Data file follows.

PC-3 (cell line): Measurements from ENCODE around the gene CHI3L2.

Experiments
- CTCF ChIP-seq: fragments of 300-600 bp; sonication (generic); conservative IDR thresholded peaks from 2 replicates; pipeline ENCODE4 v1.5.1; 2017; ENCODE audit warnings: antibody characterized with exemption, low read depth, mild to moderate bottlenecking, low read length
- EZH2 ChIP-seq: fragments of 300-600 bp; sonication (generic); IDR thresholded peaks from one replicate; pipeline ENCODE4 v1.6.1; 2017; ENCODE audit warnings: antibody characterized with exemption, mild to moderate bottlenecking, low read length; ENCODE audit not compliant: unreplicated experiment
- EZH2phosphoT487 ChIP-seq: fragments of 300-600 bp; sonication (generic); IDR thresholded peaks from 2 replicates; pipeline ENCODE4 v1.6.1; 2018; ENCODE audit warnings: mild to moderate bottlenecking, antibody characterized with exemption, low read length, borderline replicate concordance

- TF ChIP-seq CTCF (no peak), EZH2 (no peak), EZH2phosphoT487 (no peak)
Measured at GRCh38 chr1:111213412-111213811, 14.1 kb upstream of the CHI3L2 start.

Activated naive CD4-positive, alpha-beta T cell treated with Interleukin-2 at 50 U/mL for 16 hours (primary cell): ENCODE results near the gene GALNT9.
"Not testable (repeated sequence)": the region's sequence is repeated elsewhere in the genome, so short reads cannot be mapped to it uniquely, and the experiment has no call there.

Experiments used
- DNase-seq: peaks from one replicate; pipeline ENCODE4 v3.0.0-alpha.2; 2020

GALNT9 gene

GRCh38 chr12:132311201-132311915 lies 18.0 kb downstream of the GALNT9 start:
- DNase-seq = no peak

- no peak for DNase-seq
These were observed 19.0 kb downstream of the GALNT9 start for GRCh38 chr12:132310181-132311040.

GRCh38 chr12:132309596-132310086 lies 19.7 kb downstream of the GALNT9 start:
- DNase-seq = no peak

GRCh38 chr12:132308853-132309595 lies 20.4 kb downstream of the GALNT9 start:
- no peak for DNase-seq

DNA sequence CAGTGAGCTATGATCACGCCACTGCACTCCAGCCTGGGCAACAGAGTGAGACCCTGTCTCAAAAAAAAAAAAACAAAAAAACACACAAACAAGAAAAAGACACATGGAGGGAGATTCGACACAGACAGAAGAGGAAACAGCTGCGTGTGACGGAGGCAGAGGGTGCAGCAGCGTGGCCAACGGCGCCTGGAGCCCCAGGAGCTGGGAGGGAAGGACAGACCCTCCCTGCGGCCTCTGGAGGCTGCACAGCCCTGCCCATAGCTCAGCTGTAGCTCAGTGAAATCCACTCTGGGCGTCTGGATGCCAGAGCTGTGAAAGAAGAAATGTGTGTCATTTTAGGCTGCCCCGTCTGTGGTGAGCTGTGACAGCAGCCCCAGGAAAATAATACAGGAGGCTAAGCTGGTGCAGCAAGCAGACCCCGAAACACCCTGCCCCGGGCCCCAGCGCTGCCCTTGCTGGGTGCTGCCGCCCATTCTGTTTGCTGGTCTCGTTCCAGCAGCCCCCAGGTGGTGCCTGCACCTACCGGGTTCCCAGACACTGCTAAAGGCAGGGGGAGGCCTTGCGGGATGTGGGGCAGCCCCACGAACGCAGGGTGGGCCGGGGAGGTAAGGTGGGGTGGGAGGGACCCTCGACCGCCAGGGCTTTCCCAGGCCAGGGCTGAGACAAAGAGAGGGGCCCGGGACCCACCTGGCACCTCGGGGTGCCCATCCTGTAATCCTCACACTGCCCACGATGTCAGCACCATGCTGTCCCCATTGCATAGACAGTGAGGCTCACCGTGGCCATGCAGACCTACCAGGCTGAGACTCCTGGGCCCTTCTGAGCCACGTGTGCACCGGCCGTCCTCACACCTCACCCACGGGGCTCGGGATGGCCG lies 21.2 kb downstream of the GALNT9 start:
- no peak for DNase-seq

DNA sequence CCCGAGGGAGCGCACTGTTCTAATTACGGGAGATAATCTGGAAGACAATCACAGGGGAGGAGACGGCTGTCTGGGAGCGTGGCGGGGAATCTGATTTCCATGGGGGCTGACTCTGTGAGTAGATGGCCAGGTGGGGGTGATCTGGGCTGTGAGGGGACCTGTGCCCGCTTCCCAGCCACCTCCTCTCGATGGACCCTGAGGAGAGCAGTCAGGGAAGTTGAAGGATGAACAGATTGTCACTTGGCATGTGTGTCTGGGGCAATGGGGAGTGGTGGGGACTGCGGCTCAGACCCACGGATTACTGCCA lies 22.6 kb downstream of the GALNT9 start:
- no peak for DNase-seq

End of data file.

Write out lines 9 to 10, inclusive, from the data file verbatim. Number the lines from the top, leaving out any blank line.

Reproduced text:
"Not testable (repeated sequence)": the region's sequence is repeated elsewhere in the genome, so short reads cannot be mapped to it uniquely, and the experiment has no call there.

Experiments used